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How Entity Controller Arguments Work

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In ArticleController::show() we're using the $slug argument to manually query for the Article object and triggering a 404 page if needed. But originally this code looked different: instead of a $slug argument, we had an $article argument type-hinted with the Article entity class. We didn't need to make the query because something else was doing it for us. The same is true for the 404 logic.

I love this feature! But the question for us is: how does this work? What is allowing us to have this $article argument. Something is noticing that we're type-hinting an argument with an entity class and is automatically querying for it based on the {slug} wildcard. But where is that code?

At first, you might think this is another argument value resolver. But, there's nothing in that list that mentions "doctrine" or "entity". In reality, this is working via a different system.

If we refresh now, the page still works. But if you change the URL to a slug that won't be found, the error gives us a hint:

App\Entity\Article object not found by the @ParamConverter annotation


This error is coming from a class called DoctrineParamConverter, which if you look further down the stack trace, is called by some ParamConverterListener.

Let's start by checking out that class. I'll hit Shift + Shift to open ParamConverterListener.php. Ah - this class comes from SensioFrameworkExtraBundle. The first thing I want you to notice is that this implements EventSubscriberInterface. Yep! This is an event listener and it listens to the kernel.controller event: the event that's dispatched after the controller is determined, but before the controller is called. And also before the arguments are determined.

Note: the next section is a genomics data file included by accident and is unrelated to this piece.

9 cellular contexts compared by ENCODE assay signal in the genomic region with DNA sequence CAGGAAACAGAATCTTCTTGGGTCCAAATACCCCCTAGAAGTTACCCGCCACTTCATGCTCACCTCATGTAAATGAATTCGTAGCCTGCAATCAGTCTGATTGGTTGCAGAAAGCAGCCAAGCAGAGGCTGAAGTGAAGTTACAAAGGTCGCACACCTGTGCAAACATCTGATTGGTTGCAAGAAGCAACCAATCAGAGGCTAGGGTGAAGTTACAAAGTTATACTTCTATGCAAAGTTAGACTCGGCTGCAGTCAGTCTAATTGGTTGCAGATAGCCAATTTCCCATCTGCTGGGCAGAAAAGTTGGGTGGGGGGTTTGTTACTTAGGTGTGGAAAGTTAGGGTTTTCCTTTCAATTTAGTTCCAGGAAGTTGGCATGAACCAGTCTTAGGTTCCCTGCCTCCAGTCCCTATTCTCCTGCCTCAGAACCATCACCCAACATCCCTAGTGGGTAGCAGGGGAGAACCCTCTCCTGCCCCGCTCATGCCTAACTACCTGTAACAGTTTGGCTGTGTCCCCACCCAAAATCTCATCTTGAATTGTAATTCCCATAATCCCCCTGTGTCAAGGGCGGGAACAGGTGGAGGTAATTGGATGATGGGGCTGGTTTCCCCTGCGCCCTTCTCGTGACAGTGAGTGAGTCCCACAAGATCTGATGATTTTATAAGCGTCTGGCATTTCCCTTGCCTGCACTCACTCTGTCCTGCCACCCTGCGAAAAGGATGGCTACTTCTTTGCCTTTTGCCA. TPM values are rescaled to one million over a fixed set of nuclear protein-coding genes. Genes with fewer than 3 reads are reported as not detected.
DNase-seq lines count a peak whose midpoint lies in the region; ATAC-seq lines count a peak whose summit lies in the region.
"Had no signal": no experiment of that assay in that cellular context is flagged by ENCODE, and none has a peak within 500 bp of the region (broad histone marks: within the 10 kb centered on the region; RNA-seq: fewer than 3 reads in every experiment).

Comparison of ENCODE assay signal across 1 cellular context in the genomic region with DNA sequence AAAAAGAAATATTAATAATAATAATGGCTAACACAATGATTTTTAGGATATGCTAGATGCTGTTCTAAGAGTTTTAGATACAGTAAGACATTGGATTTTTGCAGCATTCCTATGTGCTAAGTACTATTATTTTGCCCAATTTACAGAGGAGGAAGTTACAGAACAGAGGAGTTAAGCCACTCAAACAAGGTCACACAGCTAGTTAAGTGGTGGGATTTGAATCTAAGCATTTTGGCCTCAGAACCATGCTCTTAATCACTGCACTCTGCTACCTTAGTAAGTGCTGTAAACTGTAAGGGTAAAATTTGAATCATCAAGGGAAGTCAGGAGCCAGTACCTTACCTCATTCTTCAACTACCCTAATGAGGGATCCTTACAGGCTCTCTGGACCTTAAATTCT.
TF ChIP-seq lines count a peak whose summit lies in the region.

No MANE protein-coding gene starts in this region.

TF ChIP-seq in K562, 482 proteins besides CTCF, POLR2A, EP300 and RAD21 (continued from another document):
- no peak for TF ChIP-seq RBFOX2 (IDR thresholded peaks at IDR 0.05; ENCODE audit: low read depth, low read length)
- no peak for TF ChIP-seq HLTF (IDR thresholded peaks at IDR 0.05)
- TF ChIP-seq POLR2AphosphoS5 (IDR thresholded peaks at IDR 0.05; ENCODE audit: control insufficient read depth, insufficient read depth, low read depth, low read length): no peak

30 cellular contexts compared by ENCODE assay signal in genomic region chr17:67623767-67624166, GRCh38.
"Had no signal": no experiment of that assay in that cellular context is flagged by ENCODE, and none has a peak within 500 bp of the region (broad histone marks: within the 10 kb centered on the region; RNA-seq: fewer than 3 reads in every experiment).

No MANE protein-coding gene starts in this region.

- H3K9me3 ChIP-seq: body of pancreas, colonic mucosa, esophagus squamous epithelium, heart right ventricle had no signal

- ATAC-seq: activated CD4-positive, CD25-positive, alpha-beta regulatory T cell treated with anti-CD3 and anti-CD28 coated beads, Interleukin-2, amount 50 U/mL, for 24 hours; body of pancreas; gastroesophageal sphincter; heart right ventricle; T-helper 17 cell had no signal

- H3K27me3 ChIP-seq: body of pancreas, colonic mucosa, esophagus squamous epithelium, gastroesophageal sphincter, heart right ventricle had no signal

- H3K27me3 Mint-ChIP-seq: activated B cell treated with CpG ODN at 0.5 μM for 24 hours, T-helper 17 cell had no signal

That makes sense! If this class is going to do some magic on the arguments to our controller, it's going to need to know which controller is about to be called so it can look at its arguments.

We're not going to study the details of this class too closely, but we can the basic idea pretty easily. This function loops over all of the parameters - all of the arguments of the controller. That $param is a ReflectionParameter which holds info about that argument. Most importantly, it knows what class the argument is type-hinted with.


Anyways, that method collects info about each argument and then, eventually - if you look at the stacktrace - it executes something called DoctrineParamConverter. That's where the magic happens. I'll hit Shift + Shift to open that file: DoctrineParamConverter.php.

Hmm. This starts by getting the $class: that's the type-hint on the argument. Then, it tries different ways of querying for that. For example, $this->find() tries to use the id: it tries to see if the primary key is a wildcard in the URL, gets the entity manager for that class and ultimately tries to call a method to make that query.

This feature has a lot of options and can query for your entity in a lot of different ways. But we're not going to get into the weeds about all of that now.

The really cool part is that - no matter how it finds your entity - if we follow the logic to the bottom of apply(), eventually it takes that Article object and sets it onto the $request->attributes! The $name variable is the name of the argument - article for us - and $object will be the full entity that was fetched from the database.

SensioFrameworkExtraBundle is full of magic like this and all that magic works via listeners. If you want to know more about how one of its features works, find the listener that it's using. Oh, and if you're wondering why this DoctrineParamConverter doesn't just use the "argument value resolver" system, the answer is that it pre-dates it. It may, some day, be converted to use it.

Next, let's start talking about a fascinating topic that we've already seen a few times. I want to talk about sub requests.